Carlos Quentin and Zack Greinke reacted the way competitive people frequently react.

Carlos Quentin and Zack Greinke reacted the way competitive people frequently react. They refused to give an inch, and when it was about to get out of hand, neither was willing to walk away. Quentin probably was halfway to the mound before he realized what he was doing. He was angry about being hit and convinced it was intentional.

And Zack Greinke reacted in kind, pretty much daring Quentin to keep coming.

Amid the hang-wringing and sermonizing, the truth is that little that occurred in Thursday’s Dodgers-Padres game was extraordinary. Stuff happens in the heat of battle, and it’s not always pretty.

No punishment, no rule change is going to change the way competitive people deal with one another in stressful situations. In a perfect world, Quentin would have dropped his bat and walked to first base, but sometimes players don’t react the way they would have if they’d had a few minutes to think about it.

It all happened in an instant. Two people going at one another in a close game. Greinke believes the inside portion of home plate belongs to him. Then again, so does Quentin.

In the second or two after Greinke plunked Quentin, something happened. Quentin instinctively took a step toward the mound. Greinke took a step toward him and said something.

If Greinke’s body language had been different, Quentin might have stopped. If someone had gotten between the two, Quentin might have thought better of starting something.

But that’s when all hell broke loose. Afterward, everyone said the stuff players and managers always say in these situations. The Dodgers said Greinke was throwing inside but not trying to hit anyone.

They pointed out that intentionally hitting an opponent in a one-run game in the sixth inning made no sense. But Quentin didn’t have time to go down his checklist of what made sense and what didn’t.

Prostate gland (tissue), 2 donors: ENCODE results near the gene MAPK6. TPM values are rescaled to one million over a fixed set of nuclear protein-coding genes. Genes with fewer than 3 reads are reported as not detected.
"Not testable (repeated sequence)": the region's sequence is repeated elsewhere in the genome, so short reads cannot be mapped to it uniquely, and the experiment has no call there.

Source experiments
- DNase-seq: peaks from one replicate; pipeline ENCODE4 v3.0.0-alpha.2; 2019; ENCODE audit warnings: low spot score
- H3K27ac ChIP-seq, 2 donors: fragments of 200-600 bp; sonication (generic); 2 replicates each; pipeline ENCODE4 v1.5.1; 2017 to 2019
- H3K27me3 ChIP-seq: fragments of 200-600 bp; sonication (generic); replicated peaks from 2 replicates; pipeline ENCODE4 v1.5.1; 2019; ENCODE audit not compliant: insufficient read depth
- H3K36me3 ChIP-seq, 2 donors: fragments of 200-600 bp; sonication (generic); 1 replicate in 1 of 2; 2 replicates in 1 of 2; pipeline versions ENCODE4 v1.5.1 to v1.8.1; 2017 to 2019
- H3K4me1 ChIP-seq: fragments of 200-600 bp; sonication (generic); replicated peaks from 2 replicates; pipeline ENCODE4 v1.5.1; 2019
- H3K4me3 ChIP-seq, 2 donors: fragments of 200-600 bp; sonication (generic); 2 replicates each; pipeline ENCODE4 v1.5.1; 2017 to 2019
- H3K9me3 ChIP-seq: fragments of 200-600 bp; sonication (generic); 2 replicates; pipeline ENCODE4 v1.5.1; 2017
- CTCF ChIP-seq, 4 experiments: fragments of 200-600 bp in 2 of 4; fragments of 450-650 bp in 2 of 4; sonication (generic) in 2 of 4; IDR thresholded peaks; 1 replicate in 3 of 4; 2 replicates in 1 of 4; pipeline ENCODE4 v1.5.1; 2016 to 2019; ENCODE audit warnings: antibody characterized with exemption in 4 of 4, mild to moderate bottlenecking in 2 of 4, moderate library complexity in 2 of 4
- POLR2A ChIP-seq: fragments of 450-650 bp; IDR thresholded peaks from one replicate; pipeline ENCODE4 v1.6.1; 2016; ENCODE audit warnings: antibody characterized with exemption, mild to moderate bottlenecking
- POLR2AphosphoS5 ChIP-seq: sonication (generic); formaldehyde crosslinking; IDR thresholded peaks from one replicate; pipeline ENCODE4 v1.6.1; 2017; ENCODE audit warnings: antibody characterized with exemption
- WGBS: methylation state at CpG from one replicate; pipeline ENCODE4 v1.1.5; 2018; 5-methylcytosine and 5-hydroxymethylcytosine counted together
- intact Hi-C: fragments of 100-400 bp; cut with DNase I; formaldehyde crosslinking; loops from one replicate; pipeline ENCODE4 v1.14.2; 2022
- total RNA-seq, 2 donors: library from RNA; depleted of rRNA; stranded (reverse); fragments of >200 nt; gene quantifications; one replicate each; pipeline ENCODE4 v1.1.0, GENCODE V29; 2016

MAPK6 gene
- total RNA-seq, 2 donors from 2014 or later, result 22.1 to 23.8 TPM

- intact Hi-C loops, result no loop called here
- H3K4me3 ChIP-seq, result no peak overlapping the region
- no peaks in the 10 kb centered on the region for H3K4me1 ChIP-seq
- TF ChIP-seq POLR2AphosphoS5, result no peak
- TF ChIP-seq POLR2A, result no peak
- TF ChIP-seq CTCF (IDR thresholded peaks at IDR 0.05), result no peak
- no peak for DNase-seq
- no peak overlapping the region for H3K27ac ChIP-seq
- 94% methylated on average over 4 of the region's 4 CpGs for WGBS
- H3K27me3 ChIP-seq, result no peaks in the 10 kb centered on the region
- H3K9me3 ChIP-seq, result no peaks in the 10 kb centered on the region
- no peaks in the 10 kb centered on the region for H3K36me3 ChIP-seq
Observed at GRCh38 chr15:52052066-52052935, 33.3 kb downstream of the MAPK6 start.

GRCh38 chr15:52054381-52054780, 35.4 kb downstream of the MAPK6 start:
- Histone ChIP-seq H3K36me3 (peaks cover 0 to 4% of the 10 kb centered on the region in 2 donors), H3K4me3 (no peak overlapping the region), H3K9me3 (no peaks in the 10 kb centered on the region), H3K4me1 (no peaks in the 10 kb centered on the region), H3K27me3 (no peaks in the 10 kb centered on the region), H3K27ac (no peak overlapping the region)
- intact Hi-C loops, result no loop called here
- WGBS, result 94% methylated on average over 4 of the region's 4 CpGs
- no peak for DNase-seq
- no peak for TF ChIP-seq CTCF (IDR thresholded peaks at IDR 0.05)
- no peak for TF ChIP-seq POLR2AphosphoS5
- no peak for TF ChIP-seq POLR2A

All he knew is that a guy with pinpoint control had hit him, and not for the first time.   Quentin will be punished for charging the mound, and he understands that’s part of the deal.

Meanwhile, Greinke is gone indefinitely with a broken collar bone, the first blip on a Dodgers season that was off to a nice start. The Padres and Dodgers will play again next week at Dodger Stadium. Stay tuned.

2 Comments

believe Quentin should be out the same length of time as greinke, this might make the batters think twice about charging the mound

Greinke is not a ballplayer. He is an overhyped overpaid baby. He speaks with all the elegance of an 8 year old. If I were Magic I would ban him from doing any interviews. In the 2011 postseason he said some really stupid things about Chris Carpenter, who is nothing short of a flat out warrior, and now he is crying again. Just because you get paid stupid money by stupid people don’t think you won’t get whats coming to you. Lets be honest here. The Dodgers would not be nearly as upset if it was a guy like Shumaker,who is a true ballplayer but dosnt get paid stupid money, that got hurt. He got what he deserved in my opinion, and I can’t believe it took this long honestly.

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